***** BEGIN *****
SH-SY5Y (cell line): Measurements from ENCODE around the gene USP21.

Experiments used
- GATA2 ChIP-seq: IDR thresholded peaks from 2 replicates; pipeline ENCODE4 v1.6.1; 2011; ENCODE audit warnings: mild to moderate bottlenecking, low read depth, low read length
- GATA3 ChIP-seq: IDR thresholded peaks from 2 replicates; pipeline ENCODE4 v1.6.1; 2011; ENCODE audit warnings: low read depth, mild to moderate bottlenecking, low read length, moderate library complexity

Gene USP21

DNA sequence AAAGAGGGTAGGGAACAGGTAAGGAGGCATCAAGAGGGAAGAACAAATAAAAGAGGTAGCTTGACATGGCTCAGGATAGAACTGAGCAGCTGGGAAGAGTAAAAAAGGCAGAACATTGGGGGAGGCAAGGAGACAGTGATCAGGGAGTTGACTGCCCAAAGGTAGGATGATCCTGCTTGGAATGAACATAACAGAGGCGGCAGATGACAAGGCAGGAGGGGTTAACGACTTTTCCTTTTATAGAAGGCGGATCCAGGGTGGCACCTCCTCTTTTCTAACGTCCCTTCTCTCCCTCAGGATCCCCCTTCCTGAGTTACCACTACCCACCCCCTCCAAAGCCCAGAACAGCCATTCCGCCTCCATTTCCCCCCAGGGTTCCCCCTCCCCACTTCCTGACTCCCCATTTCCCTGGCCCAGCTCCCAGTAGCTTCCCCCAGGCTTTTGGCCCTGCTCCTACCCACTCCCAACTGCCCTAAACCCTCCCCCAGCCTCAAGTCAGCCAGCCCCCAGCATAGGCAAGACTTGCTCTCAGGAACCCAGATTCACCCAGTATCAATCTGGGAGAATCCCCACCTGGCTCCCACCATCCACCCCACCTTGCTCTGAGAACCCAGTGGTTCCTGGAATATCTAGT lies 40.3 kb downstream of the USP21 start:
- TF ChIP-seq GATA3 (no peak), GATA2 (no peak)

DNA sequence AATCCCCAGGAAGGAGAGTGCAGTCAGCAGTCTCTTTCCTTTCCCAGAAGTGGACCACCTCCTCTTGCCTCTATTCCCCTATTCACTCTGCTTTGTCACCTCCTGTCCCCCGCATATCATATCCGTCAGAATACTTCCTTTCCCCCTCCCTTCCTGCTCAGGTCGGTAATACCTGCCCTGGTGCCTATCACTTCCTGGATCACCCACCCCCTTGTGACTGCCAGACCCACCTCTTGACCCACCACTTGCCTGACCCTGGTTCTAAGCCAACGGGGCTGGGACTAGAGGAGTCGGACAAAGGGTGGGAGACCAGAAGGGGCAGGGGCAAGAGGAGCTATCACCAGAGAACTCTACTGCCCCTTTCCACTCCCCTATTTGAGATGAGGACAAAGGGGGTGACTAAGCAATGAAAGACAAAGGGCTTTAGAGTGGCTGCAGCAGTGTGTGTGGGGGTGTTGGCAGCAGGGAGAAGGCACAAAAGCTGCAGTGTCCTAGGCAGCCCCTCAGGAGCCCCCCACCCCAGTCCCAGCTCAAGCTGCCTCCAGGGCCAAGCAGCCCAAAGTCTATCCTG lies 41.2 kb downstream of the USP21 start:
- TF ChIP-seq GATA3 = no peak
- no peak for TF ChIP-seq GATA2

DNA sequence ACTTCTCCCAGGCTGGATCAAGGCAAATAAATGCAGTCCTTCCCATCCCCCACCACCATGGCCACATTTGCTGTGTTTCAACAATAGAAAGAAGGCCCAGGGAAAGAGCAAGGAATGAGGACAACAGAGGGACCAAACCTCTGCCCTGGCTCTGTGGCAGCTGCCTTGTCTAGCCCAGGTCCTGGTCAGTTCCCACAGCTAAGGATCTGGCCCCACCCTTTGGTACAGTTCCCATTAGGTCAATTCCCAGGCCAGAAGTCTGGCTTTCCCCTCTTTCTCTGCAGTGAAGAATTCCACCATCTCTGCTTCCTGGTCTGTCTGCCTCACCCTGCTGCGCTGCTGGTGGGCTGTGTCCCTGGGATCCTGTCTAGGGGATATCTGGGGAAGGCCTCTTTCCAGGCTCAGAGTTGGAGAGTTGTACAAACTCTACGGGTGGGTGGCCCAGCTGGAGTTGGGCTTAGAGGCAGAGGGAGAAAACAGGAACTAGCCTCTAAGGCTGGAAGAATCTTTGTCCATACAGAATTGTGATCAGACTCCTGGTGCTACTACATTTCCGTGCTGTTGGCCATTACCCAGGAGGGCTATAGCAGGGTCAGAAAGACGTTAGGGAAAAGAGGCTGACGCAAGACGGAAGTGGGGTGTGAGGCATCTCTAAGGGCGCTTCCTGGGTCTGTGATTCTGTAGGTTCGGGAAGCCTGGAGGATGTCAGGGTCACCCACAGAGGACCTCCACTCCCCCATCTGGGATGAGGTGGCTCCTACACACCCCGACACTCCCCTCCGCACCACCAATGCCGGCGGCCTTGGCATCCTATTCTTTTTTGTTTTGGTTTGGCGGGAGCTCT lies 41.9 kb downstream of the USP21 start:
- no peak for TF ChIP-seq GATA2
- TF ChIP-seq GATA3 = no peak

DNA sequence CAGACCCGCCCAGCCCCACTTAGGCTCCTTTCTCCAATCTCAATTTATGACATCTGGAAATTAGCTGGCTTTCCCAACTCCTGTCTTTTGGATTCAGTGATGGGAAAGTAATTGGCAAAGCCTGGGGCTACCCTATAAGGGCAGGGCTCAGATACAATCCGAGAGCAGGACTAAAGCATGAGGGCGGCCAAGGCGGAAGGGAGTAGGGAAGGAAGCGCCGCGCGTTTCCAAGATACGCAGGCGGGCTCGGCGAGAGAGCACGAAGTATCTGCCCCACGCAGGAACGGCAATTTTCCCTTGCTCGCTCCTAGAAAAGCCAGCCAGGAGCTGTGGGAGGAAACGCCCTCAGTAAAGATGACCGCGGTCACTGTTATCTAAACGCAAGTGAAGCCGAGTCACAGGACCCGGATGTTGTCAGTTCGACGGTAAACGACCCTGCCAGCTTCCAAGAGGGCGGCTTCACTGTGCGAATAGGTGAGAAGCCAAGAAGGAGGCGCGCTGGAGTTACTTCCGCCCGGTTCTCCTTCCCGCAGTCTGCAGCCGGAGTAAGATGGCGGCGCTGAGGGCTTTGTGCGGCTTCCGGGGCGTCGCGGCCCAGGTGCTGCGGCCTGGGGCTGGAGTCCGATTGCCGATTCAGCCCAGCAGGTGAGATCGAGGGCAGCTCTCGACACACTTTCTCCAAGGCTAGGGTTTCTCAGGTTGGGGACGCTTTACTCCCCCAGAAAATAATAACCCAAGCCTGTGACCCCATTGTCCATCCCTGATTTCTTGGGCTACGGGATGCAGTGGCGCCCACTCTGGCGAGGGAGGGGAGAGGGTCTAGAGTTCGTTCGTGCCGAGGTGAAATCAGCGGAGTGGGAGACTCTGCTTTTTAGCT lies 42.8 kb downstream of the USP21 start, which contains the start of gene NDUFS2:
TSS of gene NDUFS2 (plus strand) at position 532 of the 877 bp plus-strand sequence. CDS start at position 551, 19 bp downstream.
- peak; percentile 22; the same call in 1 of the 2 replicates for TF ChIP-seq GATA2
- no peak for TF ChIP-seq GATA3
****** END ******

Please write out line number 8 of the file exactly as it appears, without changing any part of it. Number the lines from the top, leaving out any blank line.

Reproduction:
DNA sequence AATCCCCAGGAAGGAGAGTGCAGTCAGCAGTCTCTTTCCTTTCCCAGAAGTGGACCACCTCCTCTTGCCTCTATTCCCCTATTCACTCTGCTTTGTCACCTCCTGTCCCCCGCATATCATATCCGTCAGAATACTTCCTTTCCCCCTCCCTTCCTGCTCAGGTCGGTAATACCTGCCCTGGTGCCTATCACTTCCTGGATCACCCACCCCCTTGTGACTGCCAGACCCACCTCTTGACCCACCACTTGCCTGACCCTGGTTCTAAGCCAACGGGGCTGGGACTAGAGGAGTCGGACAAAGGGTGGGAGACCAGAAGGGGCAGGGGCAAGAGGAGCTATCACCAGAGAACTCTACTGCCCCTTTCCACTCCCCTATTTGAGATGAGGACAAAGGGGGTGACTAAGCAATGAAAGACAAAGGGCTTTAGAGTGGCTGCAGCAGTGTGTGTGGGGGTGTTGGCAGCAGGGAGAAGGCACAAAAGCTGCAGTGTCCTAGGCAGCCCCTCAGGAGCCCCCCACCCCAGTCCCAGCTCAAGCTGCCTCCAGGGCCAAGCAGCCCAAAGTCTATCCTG lies 41.2 kb downstream of the USP21 start: